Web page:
Tip

Hyper-V installation and management features guide

If you're an IT professional who's experienced in Windows and in need of a production-worthy virtualization platform, look no further than Microsoft Hyper-V. Microsoft's Hyper-V virtualization ships as an already-in-the-box component of Windows Server 2008, which means that your existing licenses for Windows Server automatically grant you access to this powerful virtualization platform.

    Requires Free Membership to View

If Hyper-V's easy availability and comfortable Windows-based management makes it a good fit for your business network, read on. Now in R2 with the release of Windows Server 2008 R2, Hyper-V includes the features and capabilities that a business needs to ensure high availability of virtual machines (VMs). 

Clustering Hyper-V servers together atop Windows Failover Clustering enables Live Migration features that keep virtual machines running during planned outages. With the right architecture, that same clustering solution automatically rehosts and restarts VMs after a host failure. The result is the highest levels of virtual workload availability using hardware you likely have in-house.

In this guide on Hyper-V in Windows Server 2008 R2, we cover the Hyper-V role and your environment's requirements for Hyper-V, how to install Hyper-V and Windows Server 2008 ,managing Hyper-V and Windows Server 2008 with System Center Virtual Machine Manager, and some of the standout features of Hyper-V virtualization, including Live Migration and Cluster Shared Volumes.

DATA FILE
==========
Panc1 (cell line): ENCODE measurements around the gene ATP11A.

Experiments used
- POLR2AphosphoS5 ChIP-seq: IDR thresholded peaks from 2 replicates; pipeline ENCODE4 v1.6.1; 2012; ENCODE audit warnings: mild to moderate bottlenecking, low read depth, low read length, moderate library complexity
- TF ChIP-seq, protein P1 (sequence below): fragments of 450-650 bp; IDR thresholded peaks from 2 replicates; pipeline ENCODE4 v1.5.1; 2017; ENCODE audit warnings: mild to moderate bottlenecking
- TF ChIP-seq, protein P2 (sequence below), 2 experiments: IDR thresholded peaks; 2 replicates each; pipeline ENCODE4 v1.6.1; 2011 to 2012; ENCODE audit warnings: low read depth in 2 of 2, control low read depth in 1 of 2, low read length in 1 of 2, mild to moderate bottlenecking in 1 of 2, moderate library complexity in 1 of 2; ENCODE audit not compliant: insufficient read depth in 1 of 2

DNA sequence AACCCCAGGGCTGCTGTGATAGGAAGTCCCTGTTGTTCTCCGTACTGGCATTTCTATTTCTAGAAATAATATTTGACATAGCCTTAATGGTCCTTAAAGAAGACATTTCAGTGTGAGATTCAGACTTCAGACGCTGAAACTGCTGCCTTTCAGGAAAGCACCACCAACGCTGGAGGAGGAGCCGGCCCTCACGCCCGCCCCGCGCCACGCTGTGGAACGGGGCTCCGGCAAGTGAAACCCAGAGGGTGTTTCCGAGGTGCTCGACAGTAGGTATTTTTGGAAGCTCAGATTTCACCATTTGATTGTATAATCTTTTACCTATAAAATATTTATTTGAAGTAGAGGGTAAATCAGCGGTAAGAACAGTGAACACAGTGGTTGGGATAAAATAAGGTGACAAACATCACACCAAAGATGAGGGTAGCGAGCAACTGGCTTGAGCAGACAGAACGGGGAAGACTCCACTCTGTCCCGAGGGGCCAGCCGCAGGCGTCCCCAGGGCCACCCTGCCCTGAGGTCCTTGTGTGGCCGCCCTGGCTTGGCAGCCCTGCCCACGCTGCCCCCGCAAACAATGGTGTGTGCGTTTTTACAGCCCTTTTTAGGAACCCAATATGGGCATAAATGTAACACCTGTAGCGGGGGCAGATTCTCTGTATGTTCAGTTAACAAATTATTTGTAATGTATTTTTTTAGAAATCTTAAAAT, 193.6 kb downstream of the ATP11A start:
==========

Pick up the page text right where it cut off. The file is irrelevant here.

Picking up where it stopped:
This guide is designed to help you understand Microsoft Hyper-V requirements, smart solutions for Hyper-V implementation, and the features that make Hyper-V virtualization a compelling fit for IT environments of all sizes.

Greg Shields is an independent author, instructor, Microsoft MVP and IT consultant based in Denver. He is a co-founder of Concentrated Technology LLC and has nearly 15 years of experience in IT architecture and enterprise administration. Shields specializes in Microsoft administration, systems management and monitoring, and virtualization. He is the author of several books, including Windows Server 2008: What's New/What's Changed, available from Sapien Press.

This was first published in December 2009

There are Comments. Add yours.

 
TIP: Want to include a code block in your comment? Use <pre> or <code> tags around the desired text. Ex: <code>insert code</code>

REGISTER or login:

Forgot Password?
By submitting you agree to receive email from TechTarget and its partners. If you reside outside of the United States, you consent to having your personal data transferred to and processed in the United States. Privacy
Sort by: OldestNewest

Forgot Password?

No problem! Submit your e-mail address below. We'll send you an email containing your password.

Your password has been sent to:

Disclaimer: Our Tips Exchange is a forum for you to share technical advice and expertise with your peers and to learn from other enterprise IT professionals. TechTarget provides the infrastructure to facilitate this sharing of information. However, we cannot guarantee the accuracy or validity of the material submitted. You agree that your use of the Ask The Expert services and your reliance on any questions, answers, information or other materials received through this Web site is at your own risk.